2. National Institute for Science Education (NISE) College Level-One (CL-1) FLAG Website (University of Wisconsin-Madison) From the website: "The Field-tested Learning Assessment Guide (FLAG) web site was constructed by the College Level One Team, as a resource for Science, Technology, Engineering and Mathematics (STEM) instructors." Available here
  3. ConcepTests, Project Galileo, Harvard University. (Click on Peer Instruction, and then Search for ConcepTests in your discipline.) Available here
  4. Grading student problem solutions: The challenge of sending a consistent message, Charles Henderson, Edit Yerushalmi, Vince H. Kuo, Patricia Heller, and Kenneth Heller, Am. J. Phys. 72, 164 (2004). Available here

General Overviews of PER:

  • Oersted Medal Lecture 2001: Physics education research: The key to student learning, L.C. McDermott, Am. J. Phys. 69 (11), Nov. 2001. Available here
  • Millikan Lecture 1998: Building a Science of Teaching Physics, E.F. Redish, Am. J. Phys. 67 (7), July 1999. Available here.
  • Teaching Physics: Figuring out what works, E.F. Redish and Richard N. Steinberg, Physics Today 52 (January 1999), pp. 24-30. Available here

Resource Guides to Aspects of PER:

  • Resource Letter: PER-1: Physics Education Research, by L.C. McDermott and E.F. Redish, Am. J. Phys. 67 (9) Sept. 1999. Available here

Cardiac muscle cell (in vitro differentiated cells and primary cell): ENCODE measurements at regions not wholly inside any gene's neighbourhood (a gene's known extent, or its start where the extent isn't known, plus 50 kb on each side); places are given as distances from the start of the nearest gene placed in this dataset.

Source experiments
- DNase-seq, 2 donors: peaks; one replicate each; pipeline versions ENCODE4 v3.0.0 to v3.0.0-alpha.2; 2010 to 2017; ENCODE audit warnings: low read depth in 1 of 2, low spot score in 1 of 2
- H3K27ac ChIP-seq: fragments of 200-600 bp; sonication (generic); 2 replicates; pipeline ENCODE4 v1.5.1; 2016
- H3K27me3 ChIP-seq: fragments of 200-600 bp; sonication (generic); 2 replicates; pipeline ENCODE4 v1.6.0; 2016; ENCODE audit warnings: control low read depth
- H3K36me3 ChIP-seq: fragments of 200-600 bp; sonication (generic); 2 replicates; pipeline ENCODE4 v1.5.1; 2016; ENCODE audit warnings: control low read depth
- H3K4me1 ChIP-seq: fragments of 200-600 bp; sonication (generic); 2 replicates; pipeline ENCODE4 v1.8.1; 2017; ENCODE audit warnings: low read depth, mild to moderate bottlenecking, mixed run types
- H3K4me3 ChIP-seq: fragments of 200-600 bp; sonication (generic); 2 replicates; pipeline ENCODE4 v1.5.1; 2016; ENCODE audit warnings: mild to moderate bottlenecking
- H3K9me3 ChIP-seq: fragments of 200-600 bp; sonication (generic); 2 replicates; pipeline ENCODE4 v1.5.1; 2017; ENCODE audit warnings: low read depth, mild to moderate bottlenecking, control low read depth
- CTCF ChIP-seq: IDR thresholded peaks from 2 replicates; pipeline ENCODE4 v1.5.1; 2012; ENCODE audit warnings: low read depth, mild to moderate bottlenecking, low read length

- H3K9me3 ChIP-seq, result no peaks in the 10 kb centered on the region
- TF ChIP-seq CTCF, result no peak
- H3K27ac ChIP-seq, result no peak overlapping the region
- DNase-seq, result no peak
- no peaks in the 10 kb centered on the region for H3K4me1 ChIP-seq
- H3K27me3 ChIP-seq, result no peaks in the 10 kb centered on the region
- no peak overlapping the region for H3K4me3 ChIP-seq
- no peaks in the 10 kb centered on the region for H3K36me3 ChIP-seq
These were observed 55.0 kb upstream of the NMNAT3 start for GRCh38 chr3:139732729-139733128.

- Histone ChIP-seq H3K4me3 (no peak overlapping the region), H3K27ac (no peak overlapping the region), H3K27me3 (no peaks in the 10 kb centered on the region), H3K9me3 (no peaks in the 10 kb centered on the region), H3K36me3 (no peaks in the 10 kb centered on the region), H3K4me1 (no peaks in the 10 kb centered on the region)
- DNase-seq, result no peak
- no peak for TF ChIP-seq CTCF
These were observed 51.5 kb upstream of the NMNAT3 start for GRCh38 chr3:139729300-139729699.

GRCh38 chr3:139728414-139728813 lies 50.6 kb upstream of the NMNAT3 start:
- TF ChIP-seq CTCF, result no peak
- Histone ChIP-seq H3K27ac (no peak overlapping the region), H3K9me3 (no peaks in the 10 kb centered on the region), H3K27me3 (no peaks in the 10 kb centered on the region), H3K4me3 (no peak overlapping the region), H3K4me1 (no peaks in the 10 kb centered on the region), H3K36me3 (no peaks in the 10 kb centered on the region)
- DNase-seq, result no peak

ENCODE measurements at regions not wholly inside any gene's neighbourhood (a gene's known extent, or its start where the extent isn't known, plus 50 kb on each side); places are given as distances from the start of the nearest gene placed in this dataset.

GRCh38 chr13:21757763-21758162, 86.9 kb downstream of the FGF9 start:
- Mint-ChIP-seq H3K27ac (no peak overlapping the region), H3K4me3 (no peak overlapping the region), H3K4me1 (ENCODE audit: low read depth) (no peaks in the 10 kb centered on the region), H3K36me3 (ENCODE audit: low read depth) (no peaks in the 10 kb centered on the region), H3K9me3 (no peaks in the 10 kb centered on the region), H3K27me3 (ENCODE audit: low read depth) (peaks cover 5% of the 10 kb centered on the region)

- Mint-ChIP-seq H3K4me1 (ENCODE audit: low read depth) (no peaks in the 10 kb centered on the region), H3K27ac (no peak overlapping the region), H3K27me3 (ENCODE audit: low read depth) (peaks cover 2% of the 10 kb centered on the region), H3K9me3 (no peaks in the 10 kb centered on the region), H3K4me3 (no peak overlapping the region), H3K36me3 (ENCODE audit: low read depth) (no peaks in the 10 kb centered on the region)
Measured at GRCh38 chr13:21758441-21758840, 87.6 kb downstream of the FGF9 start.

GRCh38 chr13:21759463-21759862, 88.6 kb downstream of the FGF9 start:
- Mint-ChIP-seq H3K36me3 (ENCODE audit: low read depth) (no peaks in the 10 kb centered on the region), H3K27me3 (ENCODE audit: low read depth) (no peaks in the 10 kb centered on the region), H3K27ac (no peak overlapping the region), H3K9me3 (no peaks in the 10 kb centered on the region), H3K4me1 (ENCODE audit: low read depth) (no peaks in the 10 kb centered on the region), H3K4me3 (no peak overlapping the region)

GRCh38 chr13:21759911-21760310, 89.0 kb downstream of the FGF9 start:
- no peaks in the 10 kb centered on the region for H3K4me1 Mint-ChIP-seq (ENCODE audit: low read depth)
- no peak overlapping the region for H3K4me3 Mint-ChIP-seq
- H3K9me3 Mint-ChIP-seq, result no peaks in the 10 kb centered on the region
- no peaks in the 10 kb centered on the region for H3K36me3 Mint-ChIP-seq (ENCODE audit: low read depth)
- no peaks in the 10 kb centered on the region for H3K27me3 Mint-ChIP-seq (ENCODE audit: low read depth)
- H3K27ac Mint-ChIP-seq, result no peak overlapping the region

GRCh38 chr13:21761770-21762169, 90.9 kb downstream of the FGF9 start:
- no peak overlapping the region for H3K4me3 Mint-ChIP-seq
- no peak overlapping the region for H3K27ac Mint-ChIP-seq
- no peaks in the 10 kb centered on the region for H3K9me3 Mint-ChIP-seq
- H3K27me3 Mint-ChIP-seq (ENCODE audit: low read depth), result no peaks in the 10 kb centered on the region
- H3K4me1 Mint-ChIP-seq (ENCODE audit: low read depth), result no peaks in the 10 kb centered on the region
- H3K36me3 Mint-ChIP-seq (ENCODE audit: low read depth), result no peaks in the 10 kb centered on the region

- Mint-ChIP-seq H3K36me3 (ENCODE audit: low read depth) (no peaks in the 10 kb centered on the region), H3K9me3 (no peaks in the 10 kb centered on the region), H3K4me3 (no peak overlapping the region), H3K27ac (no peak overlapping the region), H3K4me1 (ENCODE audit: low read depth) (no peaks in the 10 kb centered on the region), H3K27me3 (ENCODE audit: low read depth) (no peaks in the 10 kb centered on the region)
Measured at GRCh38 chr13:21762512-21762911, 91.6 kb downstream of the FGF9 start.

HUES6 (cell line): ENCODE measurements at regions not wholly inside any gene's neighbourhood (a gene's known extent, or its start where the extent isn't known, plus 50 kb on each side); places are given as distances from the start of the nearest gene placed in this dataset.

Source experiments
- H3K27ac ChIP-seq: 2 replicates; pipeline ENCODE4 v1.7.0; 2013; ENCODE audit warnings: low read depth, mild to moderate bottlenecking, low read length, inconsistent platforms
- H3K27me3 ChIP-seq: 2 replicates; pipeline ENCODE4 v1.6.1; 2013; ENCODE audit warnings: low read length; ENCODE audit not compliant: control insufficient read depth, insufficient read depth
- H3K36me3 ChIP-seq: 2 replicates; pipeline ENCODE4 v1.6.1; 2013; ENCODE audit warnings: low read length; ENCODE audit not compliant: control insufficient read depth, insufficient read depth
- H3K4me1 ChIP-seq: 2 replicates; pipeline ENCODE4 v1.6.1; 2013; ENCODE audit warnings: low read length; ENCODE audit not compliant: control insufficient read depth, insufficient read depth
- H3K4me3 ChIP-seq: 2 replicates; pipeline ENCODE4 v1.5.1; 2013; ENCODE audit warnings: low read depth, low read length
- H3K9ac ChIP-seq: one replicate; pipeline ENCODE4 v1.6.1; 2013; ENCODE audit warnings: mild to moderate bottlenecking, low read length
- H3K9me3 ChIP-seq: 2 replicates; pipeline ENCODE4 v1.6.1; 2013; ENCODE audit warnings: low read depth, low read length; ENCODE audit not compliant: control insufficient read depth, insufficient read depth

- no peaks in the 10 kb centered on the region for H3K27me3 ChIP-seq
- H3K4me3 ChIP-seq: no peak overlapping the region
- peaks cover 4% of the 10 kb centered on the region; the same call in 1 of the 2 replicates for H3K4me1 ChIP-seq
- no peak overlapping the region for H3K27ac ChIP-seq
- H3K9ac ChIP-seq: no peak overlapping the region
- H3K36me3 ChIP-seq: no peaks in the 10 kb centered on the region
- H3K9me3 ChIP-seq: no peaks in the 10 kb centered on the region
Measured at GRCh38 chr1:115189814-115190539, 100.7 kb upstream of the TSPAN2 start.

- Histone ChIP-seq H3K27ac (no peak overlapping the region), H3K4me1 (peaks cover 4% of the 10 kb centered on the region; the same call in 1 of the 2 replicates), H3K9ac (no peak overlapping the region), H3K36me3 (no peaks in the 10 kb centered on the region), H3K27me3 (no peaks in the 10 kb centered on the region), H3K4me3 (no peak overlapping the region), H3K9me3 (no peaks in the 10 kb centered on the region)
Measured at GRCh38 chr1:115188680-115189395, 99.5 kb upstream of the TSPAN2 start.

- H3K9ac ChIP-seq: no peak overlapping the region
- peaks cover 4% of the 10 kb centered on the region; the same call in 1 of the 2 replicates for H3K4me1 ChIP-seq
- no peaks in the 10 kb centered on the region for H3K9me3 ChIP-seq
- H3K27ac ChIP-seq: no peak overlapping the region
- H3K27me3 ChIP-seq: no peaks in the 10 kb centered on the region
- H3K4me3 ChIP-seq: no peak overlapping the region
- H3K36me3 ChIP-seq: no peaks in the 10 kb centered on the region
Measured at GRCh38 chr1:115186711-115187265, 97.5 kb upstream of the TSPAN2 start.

• Resource Letter RPS-1: Research in problem solving, by Leonardo Hsu, Eric Brewe, Thomas M. Foster, and Kathleen A. Harper, Am. J. Phys. 72 (9) September 2004. Available here.

Commentaries, Perspectives, etc.:

  • How do we know if we are doing a good job in physics teaching? by R. Ehrlich, Am. J. Phys. 70 (1), January 2002. Available here
  • Comment on "How do we know if we are doing a good job in physics teaching?", by Richard Hake, Am. J. Phys. 70 (10) October 2002. Available here.
  • Guest Comment: Should I pay attention to the output from physics education R&D? by Donald Holcomb, Am. J. Phys. 69 (4), April 2001. Available here
  • Millikan Lecture 1997: Is there a text in this class? by David Griffiths, Am. J. Phys. 65 (12), Dec. 1997.
  • Guest Comment: Who needs physics education research? by David Hestenes, Am. J. Phys. 66 (6), June 1998. Available here.
  • Guest Comment: How we teach and how students learn - a mismatch? by Lillian C. McDermott, Am. J. Phys. 61 (4), April 1993. Available here

Other Resources

UBC Department of Physics and Astronomy Physics Education Research Resource Library (PERRL)